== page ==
Oculus Rift Release Slated for Next Year While New Version Requires a Whole Room to Work

By Gerald Lynch on at

It's been such a long time coming after its Kickstarter success that the Oculus Rift VR headset is starting to feel like vapourware. But with the might of Facebook now behind the company, it looks as though we're finally approaching a proper retail release -- the company is aiming to have the kit in regular consumer's hands by next year.

Speaking to Business Insider during the Facebook F8 development conference, an Oculus Rift spokesperson detailed plans to have the headset in stores by next year, stating that Oculus would be "disappointed" if it wasn't available by 2016. Sounds like something to pencil in to Christmas lists for 2015 to me.

Part of the delay seems down to the developers. With the second generation development kit scheduled to ship to game devs in July, the Facebook/Oculus duo are reluctant to push the hardware ahead of there being a worthy number of software titles to accompany it.

However, despite the long-awaited release of that headset, that model is said to pale in comparison to what the company is working on deep within its "Valve Room" testing labs in LA. Andreessen Horowitz partner Chris Dixon, an investor in Oculus VR, described a prototype headset requiring a whole room full of servers to work, such is the level of processing power currently required to run the thing. He told Business Insider that:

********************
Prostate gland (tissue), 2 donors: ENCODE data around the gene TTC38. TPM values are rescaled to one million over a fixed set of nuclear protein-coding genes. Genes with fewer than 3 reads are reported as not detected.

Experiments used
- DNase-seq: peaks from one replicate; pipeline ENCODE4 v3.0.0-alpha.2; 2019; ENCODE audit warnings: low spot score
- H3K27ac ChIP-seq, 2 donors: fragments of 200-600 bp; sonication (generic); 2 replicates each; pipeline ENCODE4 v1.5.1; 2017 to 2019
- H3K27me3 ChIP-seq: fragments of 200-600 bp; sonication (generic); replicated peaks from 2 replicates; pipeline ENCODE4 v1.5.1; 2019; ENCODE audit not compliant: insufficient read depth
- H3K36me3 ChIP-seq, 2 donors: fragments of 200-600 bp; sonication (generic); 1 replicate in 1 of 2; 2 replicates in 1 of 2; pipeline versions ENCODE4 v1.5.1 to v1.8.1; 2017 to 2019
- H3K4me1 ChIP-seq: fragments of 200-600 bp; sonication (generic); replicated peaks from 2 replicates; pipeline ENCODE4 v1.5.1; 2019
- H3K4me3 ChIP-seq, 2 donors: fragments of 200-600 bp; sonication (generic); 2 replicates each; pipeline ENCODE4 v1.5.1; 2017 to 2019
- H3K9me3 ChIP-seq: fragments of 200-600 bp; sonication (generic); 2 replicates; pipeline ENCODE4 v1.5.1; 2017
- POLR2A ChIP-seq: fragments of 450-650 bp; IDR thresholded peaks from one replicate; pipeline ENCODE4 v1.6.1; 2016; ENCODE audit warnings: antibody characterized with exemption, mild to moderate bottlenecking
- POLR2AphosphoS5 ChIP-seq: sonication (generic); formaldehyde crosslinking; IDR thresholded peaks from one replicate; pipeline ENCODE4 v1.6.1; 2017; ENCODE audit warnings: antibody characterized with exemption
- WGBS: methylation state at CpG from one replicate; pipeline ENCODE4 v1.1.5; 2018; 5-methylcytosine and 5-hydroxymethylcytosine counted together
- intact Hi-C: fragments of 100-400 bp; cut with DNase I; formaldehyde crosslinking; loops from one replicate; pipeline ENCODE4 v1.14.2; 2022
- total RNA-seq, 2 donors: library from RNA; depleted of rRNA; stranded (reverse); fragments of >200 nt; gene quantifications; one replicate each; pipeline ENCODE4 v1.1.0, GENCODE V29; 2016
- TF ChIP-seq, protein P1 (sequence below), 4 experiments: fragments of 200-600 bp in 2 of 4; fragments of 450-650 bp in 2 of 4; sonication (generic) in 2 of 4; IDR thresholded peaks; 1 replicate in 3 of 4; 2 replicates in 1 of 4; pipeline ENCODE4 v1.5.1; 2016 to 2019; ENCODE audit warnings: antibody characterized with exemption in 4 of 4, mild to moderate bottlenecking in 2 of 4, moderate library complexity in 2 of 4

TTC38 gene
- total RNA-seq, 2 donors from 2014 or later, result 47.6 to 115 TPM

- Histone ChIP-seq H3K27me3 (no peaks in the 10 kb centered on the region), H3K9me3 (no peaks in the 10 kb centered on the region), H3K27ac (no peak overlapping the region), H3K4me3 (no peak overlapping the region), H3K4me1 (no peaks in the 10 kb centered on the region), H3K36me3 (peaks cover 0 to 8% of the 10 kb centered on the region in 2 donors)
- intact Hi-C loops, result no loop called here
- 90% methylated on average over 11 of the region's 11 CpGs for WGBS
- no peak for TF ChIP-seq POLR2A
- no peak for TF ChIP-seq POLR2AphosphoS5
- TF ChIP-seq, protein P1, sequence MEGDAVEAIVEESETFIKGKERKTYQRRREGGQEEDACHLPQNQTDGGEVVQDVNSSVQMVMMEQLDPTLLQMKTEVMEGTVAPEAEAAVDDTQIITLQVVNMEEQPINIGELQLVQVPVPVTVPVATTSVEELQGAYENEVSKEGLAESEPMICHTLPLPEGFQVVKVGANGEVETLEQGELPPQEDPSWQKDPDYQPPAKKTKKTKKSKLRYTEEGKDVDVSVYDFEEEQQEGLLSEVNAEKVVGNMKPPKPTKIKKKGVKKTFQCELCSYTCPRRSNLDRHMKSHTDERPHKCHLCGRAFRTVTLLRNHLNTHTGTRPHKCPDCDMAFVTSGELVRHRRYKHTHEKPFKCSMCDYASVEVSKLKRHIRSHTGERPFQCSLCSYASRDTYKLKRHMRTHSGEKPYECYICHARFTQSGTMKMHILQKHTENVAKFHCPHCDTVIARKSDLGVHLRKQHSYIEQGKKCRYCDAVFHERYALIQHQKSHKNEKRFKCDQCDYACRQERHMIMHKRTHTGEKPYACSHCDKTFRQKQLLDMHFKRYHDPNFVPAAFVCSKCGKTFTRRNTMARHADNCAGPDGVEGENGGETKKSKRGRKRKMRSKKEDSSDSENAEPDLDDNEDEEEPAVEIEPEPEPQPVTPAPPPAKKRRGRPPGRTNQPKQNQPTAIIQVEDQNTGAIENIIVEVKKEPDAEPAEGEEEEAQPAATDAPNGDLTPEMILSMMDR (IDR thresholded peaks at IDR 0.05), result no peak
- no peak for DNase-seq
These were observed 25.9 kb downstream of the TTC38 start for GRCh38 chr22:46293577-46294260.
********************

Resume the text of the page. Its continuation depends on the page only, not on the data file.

Crystal Cove is 50 per cent of what they are running in LA You go into a room. It's a special room. Fancier headset [...] In user testing it gets to a level of realism where almost all people feel that it's realistic [...] Imagine everything you can see now, but it's a little bit pixelated. Eventually that [pixelation] will go away.

Blimey -- a whole room! Those Lawnmower Man analogies keep getting more and more valid. Beyond gaming, as the tech behind Oculus Rift improves, Dixon expects the headset to increasingly be used in training situations for dangerous workplace roles, such as firefighting and within the military. [Business Insider]